Peter J. Tanous presents a grim and grisly future of staggering debt due to the Federal Reserve’s “quantitative easing” (QE) — which itself appears to stem from a bad misreading of John Maynard Keynes. (Is there a good reading of Keynes?)
(I’m certainly no expert on Keynesianism; I never even made it to the 50-page mark in any of its creator’s books. But I’ve read Keynesian analyses — written by true-believer Keynesians — that say JMK himself only advocated flooding the market with money when the country being flooded had a very, very small debt-to-GDP ratio… and definitely not when it was already deeply underwater. If any Keynesian expert wants to correct me, please feel free to do so in the comments!)
Under QE, as the Wikipedia article indicates,
The central bank may enact quantitative easing by purchasing a predetermined quantity of bonds or other assets from financial institutions without reference to the interest rate. The goal of this policy is to increase the money supply rather than to decrease the interest rate, which cannot be decreased further.
The last sentence of this paragraph offers a dire warning:
This is often considered a last resort to stimulate the economy.
I wonder whether this mindset, that the government must “stimulate” the economy, is actually the root cause of the fiscal and economic problem in the first place. Perhaps we should consider being more hands-off, helping the “deserving poor” hit by unmanageable financial collapse, and letting Capitalism right the ship in its own time. But be that as it may, that’s not the system we have nor likely to have in the near future. So let’s return to what is actually happening and the dire consequences quantitiative easing may produce.
The article identifies several risks of QE that can severely damage the American economy:
- The intended result of QE is to flood the economy with cheap money; but another word for “cheap money” is “inflation.”
- Because interest rates have dropped precipitously, interest on pensions and savings may not stay ahead of said inflation, leading to a continuing loss of retirement income for ordinary people.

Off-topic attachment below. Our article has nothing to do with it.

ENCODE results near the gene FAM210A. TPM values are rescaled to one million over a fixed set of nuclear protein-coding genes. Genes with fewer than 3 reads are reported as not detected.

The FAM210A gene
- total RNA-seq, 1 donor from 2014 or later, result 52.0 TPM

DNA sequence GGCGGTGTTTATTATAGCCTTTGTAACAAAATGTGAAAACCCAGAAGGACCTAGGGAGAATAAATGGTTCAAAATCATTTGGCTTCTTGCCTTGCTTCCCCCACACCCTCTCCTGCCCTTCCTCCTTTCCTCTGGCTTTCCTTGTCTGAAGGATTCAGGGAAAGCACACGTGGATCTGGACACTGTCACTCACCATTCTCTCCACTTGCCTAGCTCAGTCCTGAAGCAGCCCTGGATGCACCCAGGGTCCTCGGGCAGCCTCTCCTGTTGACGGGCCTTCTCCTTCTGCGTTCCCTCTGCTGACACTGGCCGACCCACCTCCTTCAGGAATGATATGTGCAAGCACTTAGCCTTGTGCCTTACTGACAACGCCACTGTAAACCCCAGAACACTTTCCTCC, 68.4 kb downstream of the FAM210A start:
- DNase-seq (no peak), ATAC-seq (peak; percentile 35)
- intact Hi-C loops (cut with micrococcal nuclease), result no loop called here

- “The new money could be used by the banks to invest in emerging markets, commodity-based economies, commodities themselves, and non-local opportunities rather than to lend to local businesses that are having difficulty getting loans.” We see this today, with stock prices soaring even as wages are stagnant or dropping, employers are cutting hours to push more of their employees into “part time” status, and startups that could have filled the job gaps are depressed because of the lack of lending to new businesses.
- The recipients of the extra cash under QE tend to be banks, companies that already have ready access to large lines of credit, and homeowners who already have mortgages; consider how many of us have taken advantage of the low interest rates to reduce payments on our existing home mortgages. The article notes, “Economist Anthony Randazzo of the Reason Foundation wrote that QE ‘is fundamentally a regressive redistribution program that has been boosting wealth for those already engaged in the financial sector or those who already own homes, but passing little along to the rest of the economy. It is a primary driver of income inequality‘.”
Massive income inequality typically leads to social dislocation, a two-tiered economy, the loss of belief in opportunity for upward mobility, and ultimately, to more reliance on government handouts — thus leading to a more big-government paternalism and a citizenry leaning more towards socialism and welfare.
But Tanous notes an even nastier consequenece of QE… one which, rather than being unintentional, might actually be the “hidden agenda” of the Fed’s policy of flooding the economy with cheap dollars. From the CNBC piece:
Let me start with a question: How would you feel if you knew that almost all of the money you pay in personal income tax went to pay just one bill, the interest on the debt? Chances are, you and millions of Americans would find that completely unacceptable and indeed they should.
But that is where we may be heading.
That eventuality may be shocking, but it would not be difficult to achieve. QE has driven down interest rates on federal debt to 2.4%; as we have about $12 trillion of such debt, we’re paying about $288 billion every year just to service that debt… that is, to pay the interest; we are not, of course, reducing that debt. In fact, it’s still increasing and is expected to rise by 2020 to the princely sum of $16.6 trillion.
But the chief danger of QE is that it cannot continue indefinitely, because, as Friend Lee has said, government can set the price but not the cost of goods and services. An excess of money (which is what is meant by quantitative easing, e.g. cheap money, e.g. electronic counterfeiting) cannot be forever suspended overhead. Sooner or later, it must come crashing down.
And when it does, among other dread problems, interest rates will rise again. Obamunists hope that the crash will hold off until a Republican sits in la Casa Blanca, so they can blame the resulting financial carnage (from their own stupid policies) on that luckless bag-holder… just as Democrats tried to blame the 9/11 attacks on George W. Bush.